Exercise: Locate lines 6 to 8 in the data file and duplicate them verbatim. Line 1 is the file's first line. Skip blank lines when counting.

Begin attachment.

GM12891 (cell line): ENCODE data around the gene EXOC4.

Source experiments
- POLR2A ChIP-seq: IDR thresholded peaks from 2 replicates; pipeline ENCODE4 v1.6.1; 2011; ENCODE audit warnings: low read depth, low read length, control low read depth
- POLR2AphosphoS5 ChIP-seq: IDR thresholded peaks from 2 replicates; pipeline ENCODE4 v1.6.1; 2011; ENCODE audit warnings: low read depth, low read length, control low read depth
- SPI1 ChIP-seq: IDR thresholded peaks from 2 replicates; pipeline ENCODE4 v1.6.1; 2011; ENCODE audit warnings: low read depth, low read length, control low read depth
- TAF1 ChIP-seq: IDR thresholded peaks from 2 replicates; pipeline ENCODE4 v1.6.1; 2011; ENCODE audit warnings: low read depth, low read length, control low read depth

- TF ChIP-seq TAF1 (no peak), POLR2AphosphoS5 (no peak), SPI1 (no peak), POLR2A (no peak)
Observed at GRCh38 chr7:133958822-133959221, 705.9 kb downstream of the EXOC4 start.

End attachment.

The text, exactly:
- TAF1 ChIP-seq: IDR thresholded peaks from 2 replicates; pipeline ENCODE4 v1.6.1; 2011; ENCODE audit warnings: low read depth, low read length, control low read depth

- TF ChIP-seq TAF1 (no peak), POLR2AphosphoS5 (no peak), SPI1 (no peak), POLR2A (no peak)
Observed at GRCh38 chr7:133958822-133959221, 705.9 kb downstream of the EXOC4 start.